In addition to the characteristics considered in this assessment, available information suggests presence of chlorinated parabens at significant environmental concentrations. Further, it is unclear if the (o)estrogenic activity of parabens significantly contributes to cumulative environmental loads of xenoestrogens. These complexities have not been considered in-depth in this assessment.

The chemicals in this group are not PBT substances according to domestic environmental hazard criteria.

Recommendations

No further assessment is currently required.

Environmental Hazard Classification

In addition to the categorisation of environmental hazards according to domestic environmental thresholds presented above, the classification of the environmental hazards of the chemicals in this group according to the third edition of the United Nations’ Globally Harmonised System of Classification and Labelling of Chemicals (GHS) is presented below (UNECE, 2009).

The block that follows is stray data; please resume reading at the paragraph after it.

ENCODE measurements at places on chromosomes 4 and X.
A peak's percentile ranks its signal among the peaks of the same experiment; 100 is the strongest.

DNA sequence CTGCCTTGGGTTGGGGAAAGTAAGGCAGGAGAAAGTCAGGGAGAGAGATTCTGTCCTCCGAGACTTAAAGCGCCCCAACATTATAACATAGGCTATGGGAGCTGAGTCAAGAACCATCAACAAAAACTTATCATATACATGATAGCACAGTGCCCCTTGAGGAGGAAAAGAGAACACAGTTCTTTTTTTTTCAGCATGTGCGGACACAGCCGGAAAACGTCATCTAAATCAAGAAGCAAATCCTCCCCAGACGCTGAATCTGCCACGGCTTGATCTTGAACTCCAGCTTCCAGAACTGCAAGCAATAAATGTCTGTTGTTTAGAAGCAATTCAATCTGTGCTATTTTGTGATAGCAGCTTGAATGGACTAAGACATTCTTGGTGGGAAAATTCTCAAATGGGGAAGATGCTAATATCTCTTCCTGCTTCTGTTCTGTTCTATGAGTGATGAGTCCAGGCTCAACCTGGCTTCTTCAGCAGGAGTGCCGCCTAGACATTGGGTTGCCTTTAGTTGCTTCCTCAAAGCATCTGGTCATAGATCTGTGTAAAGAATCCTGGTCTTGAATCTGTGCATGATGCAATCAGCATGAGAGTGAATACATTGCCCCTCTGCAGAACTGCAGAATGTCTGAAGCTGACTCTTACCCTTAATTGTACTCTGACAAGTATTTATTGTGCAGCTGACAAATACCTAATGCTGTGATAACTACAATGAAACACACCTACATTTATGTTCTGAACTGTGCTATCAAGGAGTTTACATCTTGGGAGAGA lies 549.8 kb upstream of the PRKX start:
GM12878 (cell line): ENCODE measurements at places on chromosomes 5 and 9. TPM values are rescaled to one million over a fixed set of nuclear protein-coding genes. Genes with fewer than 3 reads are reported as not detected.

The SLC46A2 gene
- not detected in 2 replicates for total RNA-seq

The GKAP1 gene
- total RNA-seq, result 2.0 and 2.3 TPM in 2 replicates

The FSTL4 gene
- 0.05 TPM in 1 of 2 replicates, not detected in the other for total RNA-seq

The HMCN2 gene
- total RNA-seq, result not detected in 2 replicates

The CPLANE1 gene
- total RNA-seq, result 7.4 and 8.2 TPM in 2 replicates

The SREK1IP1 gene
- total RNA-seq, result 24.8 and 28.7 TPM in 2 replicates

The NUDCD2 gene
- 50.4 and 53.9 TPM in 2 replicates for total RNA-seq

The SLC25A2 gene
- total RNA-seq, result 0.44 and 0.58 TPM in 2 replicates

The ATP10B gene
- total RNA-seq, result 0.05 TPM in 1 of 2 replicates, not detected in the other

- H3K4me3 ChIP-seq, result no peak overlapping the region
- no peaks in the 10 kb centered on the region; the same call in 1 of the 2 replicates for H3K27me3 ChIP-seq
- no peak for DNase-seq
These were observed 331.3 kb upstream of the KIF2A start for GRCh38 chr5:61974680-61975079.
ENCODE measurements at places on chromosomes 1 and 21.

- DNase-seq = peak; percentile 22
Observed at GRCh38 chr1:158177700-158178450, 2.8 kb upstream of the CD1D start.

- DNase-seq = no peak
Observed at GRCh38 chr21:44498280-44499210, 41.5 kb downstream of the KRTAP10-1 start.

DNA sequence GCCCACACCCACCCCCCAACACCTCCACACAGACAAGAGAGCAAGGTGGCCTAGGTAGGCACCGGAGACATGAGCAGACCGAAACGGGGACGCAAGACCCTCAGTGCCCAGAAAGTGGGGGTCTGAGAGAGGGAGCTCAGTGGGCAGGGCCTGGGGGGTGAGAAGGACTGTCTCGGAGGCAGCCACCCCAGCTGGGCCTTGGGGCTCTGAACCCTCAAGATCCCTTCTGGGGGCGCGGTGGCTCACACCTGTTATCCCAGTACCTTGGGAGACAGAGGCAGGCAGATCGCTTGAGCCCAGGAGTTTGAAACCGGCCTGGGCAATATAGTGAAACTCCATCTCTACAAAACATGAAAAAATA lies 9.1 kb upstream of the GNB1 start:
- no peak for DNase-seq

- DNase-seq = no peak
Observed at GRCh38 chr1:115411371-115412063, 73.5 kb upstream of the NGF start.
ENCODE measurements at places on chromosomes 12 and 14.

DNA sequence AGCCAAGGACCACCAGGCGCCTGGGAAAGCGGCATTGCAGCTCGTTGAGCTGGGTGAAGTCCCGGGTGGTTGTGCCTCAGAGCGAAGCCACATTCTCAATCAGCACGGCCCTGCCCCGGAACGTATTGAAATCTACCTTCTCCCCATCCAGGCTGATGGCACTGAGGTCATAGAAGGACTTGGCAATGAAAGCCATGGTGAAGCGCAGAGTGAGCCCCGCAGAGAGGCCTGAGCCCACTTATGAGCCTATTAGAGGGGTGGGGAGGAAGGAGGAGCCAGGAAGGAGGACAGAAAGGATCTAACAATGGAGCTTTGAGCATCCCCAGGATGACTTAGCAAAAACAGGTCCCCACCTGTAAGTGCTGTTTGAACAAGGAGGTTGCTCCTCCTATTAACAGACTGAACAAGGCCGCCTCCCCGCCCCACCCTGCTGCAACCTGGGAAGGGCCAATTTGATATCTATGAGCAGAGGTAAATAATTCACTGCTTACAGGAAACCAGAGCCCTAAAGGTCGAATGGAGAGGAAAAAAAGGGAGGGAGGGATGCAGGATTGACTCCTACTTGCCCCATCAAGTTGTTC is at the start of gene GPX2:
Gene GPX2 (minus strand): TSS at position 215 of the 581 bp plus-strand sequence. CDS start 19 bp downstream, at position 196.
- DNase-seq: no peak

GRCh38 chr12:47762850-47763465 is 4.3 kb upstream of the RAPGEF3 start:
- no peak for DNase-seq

Benzoic acid, 4-hydroxy-, dodecyl ester:

Hazard

GHS Classification (Code)

Hazard Statement

Acute Aquatic

-

Not classified

Chronic Aquatic

-

Not classified

Benzoic acid, 4-hydroxy-, methyl ester; benzoic acid, 4-hydroxy-, methyl ester, sodium salt; and benzoic acid, 4-hydroxy-, methyl ester, potassium salt:

Hazard

GHS Classification (Code)

Hazard Statement

Acute Aquatic

Category 3 (H402)

Harmful to aquatic life

Chronic Aquatic

Category 3 (H412)

Harmful to aquatic life with long lasting effects.